How can beaches look like an attracting place to run on a cool summer morning, but running on beach sand is good summer morning.

That may be, but it is important to understand the potential challenges and potential injuries that are being experienced in running on beach, Dr. Kelton Vasileff said, who is an orthopedic  surgeon at ‘’The Ohio State University”  Wexner Medical Center.

“Running on the coast can be a good thing,” Vasileff  told to Live Science, “but it is far more different than running on the pavement, a track or trails with soft surfaces.

Getting started with sand can be an obstacle because it has an uneven surface and continues shift under your feet. “When you push it, you lose your pressure as the sand moves,” Vasileff said. “Then you will not be able to move forward like you are on a track or pavement.’’

But unevenness has an upside: It gives your body more workout, force you to join muscles that does not get much use, such as during a run on a hard surface. For example, your feet, ankles, core abdominal muscles, lower back and muscles around your hips may feel more and more fatigued after the coast run, “just because the change of the surface is constantly changing and moving Step by step, “Vasileff said.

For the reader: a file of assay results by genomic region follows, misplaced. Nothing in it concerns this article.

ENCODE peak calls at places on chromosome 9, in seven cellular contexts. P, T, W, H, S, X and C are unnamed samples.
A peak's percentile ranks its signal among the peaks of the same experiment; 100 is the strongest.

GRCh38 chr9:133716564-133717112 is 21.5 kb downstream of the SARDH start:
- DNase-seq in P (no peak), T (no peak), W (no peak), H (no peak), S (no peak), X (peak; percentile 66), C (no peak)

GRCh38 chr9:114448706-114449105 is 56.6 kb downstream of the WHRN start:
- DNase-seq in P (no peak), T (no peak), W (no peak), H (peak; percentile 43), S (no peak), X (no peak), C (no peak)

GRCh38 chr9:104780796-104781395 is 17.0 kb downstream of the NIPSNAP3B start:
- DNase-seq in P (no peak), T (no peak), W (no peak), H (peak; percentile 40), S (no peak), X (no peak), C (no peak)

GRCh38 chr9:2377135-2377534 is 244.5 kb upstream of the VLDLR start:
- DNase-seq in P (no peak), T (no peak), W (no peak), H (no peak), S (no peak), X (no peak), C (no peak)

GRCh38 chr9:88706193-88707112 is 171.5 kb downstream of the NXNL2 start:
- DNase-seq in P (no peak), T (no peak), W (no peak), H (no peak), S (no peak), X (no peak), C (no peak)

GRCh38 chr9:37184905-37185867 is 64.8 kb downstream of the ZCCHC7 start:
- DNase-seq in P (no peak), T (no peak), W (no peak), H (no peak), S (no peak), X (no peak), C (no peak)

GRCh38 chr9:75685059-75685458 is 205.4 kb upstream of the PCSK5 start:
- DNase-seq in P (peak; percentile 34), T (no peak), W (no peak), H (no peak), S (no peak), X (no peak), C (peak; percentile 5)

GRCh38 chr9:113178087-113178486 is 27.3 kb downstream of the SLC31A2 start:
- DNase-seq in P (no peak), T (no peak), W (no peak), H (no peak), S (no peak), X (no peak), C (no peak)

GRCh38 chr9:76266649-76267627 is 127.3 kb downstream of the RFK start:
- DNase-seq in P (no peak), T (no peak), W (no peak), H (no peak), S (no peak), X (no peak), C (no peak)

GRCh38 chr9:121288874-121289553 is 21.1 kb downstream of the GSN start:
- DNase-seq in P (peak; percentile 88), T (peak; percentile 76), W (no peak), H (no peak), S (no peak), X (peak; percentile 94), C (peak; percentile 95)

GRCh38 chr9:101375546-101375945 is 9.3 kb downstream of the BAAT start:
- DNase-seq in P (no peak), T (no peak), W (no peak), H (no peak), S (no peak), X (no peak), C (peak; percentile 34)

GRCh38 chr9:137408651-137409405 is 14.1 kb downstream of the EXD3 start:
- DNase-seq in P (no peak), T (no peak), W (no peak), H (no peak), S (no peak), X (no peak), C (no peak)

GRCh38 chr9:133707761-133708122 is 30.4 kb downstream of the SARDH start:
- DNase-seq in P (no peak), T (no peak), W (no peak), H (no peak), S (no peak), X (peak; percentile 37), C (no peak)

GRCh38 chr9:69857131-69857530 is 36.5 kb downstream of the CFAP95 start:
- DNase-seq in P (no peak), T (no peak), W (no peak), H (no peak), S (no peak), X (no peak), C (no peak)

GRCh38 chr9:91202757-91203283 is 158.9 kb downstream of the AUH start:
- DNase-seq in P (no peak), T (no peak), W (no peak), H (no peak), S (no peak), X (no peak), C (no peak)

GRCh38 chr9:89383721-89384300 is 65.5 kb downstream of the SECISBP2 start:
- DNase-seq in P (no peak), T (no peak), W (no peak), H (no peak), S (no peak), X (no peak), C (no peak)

You can also feel sore because the coastline is likely to go downstream. If you get a long run on the beach, you may notice that one side of your body – including ankles, legs or knees – might feel sore because of exercising more pressure on it due to the slope, says Vasileff.

Some runners on the beach opt to run barefoot. However, if you are not used to barefoot running, Vasileff advises you to start slowly and not move far in beginning. This is because running barefoot uses different muscles than running  with shoes, and it is important to strengthen these muscles and adapt your feet.

Vasileff also said that because sand can be abrasive, “you can easily get blisters bybarefoot running. If you want to run barefoot, great but easy into it.”

Despite these challenges, running  on sand can be a smart choice for athletes. As the sand “has high shock absorptive qualities,” it can reduce the impact on your body during running with high intensity, according to training on sand review, published In the journal Science Sports in 2013. Researchers wrote in the review that this could lead to reduce muscle damage and soreness,

In another study, published in the journal Sports Science magazine in 2017, the researchers found that women with less myoglobin – a protein that could exhibit inflammation of a muscle – in their blood after running on the sand than running on the grass. This finding shows that running on soft surfaces, such as sand, can reduce muscle damage, the researchers said.

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